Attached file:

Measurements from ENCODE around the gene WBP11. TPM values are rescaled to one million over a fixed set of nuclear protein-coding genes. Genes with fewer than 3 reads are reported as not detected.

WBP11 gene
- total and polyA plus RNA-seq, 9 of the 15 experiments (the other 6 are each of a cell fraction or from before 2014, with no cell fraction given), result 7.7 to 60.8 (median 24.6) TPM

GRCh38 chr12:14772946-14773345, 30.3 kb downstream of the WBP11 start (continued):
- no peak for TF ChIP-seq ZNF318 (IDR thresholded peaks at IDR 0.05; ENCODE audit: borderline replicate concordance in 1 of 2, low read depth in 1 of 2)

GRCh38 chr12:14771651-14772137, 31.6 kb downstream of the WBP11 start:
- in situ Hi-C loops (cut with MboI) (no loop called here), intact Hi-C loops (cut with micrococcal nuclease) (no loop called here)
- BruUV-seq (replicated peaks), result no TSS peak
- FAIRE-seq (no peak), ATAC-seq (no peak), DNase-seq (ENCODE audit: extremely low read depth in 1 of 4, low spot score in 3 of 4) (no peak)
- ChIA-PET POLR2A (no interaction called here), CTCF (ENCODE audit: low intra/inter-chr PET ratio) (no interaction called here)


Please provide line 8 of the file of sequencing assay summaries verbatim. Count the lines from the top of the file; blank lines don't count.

- BruUV-seq (replicated peaks), result no TSS peak